If your loved one is having trouble letting go emotionally, you may want to show them the video in which I explain why downsizing is really all about saying “Yes!”

As much as possible, help your loved one to feel like they are in control, but, give them the assistance and emotional support that they need to get everything done.

Regardless of how you handle things on moving day, consider having a celebration to help bridge the gap between their old and new lives. At the party, give your loved one a chance to share their favorite memories. You may even ask them to give you a tour of their old home. These gestures help to create a sense of closure.

Be sure to talk about how excited you are about their new home. Talk about all of the fun things that you will do together and make plans to actually make these dreams happen.

During the Move: To Bring or Not to Bring?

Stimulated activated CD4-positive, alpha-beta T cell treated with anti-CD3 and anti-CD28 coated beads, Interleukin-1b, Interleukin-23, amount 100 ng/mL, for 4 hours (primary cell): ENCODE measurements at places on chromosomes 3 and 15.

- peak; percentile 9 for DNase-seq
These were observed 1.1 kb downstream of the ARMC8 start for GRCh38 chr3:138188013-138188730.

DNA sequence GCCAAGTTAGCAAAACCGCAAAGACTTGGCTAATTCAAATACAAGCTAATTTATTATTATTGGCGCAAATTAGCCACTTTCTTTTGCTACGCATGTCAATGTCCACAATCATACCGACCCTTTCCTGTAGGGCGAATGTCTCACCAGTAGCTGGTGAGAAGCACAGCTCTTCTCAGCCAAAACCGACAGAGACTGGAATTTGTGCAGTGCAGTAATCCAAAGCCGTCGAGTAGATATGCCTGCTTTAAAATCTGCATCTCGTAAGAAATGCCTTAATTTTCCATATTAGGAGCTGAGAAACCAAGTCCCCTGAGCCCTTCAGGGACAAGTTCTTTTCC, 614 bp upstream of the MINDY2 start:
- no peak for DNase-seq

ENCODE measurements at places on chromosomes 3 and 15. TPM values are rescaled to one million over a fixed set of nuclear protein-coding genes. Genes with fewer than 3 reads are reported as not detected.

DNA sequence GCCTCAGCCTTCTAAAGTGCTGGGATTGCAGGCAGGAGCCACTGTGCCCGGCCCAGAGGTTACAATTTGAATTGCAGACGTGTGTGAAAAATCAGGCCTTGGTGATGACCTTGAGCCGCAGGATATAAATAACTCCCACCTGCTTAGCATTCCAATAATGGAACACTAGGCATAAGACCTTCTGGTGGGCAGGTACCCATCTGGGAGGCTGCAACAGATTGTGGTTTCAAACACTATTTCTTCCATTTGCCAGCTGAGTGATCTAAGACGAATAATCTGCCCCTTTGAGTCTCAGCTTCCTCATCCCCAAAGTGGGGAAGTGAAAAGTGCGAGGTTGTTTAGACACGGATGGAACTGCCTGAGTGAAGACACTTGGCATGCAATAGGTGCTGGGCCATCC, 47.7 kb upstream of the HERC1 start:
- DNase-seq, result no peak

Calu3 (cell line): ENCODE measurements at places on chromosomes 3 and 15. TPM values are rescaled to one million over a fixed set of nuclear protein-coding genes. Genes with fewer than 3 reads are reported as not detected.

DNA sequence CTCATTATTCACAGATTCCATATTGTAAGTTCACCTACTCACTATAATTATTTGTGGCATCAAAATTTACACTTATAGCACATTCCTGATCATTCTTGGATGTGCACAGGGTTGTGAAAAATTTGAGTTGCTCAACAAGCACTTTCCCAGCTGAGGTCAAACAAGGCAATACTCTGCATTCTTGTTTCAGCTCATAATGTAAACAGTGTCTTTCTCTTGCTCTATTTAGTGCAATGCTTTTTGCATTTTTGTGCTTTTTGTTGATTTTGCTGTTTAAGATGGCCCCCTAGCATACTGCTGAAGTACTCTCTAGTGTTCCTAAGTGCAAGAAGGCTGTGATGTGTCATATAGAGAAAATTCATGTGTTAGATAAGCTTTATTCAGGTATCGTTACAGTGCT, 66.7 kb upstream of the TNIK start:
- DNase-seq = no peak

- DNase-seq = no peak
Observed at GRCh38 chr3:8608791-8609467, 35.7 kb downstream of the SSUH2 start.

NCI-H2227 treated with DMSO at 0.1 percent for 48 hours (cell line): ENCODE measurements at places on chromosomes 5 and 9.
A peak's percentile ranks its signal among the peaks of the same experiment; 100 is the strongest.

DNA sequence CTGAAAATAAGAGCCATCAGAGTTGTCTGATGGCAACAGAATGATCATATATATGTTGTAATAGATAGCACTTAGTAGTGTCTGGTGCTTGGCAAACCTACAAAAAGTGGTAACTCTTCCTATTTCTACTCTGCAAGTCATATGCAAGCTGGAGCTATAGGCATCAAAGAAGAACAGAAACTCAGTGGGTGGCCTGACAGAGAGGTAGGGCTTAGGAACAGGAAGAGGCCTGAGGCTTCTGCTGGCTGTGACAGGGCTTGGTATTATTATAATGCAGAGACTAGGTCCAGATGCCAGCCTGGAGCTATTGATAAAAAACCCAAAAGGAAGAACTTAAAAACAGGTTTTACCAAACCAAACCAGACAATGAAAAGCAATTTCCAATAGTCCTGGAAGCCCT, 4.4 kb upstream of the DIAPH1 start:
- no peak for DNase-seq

In terms of the actual move, your approach should depend on the needs of your loved one. If your mom or dad is stressed out by the move, it may make sense to have someone in the family take them out for a day trip. When they return in the evening, their new place will be set up, complete with their photos and other memory sparking possessions.

As one woman in the community told me, “You know… it’s going to sound crazy, but, I actually asked my son to take his grandma to the zoo, while we set up her new apartment. They had a great day, filled with animals, ice-cream and laughter.